This is the last of my four-part neighbor-knocking recall from our time on the Redneck Riviera (Florida Panhandle).
Part 4 of 4: Meet Dangerous Dixie
Directly across the street lived an inspirational hero named Dixie. I met her when she was 97 or 98 years of age. I went to the 99th Birthday bash at Dixie’s home, the same house she and her late hubby moved into 50 years prior, in 1964, when the houses and the neighborhood were all new.
A wee bit bent over, Dixie walked unassisted and talked bitingly sharper than many folk decades younger. If I had a favorite people list, Dixie would be in the top five. I don’t know what it was about the little bull dog that we found so compelling, but Dixie was a treat to behold. A pill, but one you must love.
Meeting and making new friends when they are in their late 90s (Dixie was 30 years my senior) is like no other relationship. There were many things special or unique about her (not all of them sweetness and love), but at that point in life, attitude is more important than ever. One of Dixie’s last great adventures had been an excursion to the Galapagos Islands ten years earlier. She told me all about the trip, remembering many specific details and saying that she got around much better back then, at age 88.
Dixie was convinced that a local lawn guy had dumped a pile of yard-waste at her curb. He hadn’t, but that was not the point. She refused to permit me to dispose of the waste. My wife talked to the guy and offered to pay him to clean it up. He said, “I know she thinks I did that, but I did not. However, I will clean it up without charge.” He did. In Dixie’s mind, he was guilty, and she had won because she had waited him out. We let her go with that.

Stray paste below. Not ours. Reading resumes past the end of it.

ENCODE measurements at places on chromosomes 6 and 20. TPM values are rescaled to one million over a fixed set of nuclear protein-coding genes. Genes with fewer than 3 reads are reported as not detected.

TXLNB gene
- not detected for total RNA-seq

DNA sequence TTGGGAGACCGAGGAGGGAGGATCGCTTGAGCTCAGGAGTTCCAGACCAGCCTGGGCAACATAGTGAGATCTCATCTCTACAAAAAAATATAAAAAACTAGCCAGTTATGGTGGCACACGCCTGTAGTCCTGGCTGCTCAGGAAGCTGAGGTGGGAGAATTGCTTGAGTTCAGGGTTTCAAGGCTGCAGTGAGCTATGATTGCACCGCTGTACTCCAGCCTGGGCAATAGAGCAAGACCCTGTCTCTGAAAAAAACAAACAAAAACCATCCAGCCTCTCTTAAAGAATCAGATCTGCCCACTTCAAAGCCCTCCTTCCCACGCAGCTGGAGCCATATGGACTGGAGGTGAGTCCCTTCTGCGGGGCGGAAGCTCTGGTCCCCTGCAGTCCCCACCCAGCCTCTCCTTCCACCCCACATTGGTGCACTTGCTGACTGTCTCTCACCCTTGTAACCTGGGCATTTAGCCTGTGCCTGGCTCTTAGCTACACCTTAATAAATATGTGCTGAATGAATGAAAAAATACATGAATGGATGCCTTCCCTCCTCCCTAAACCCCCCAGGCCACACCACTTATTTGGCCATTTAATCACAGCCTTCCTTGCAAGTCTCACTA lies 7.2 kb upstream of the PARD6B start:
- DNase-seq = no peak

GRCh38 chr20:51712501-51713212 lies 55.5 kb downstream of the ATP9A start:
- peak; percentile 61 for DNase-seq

I have attended exactly one 99th Birthday Party in my life: Dixie’s. She wore two-inch heels and personally greeted each of the many guests. As she would introduce them around the room, naming each guest, she accurately told a little story about each person or couple.
That went on for more than an hour before Dixie finally sat down and took her shoes off. Dixie looked at my wife and asked if she still drove. Dixie’s Mercedes was parked in her driveway, but she had only recently stopped driving. When Yolonda said that she did drive, Dixie said, “Good. Because we need to get out and do some running around and have some fun.”
I don’t know what doctor thought a cardiac pacemaker would be good for Dixie at 99, but a few months following the party she had that surgery. Some weeks later, Dixie was found dead in her split-level home, ostensibly from some form of cardiac failure. Dixie’s 100th Birthday Party was combined with a memorial of her passing as well as celebrating her life. I knew Dixie for less than two years of her long life, but I will not forget her.
In many ways, I would like to be like Dixie. However, I could never measure up to her spark, enthusiasm for life, or love of nature.
Look both ways in life, even when there is a lot more was than will be. Mind your gaps.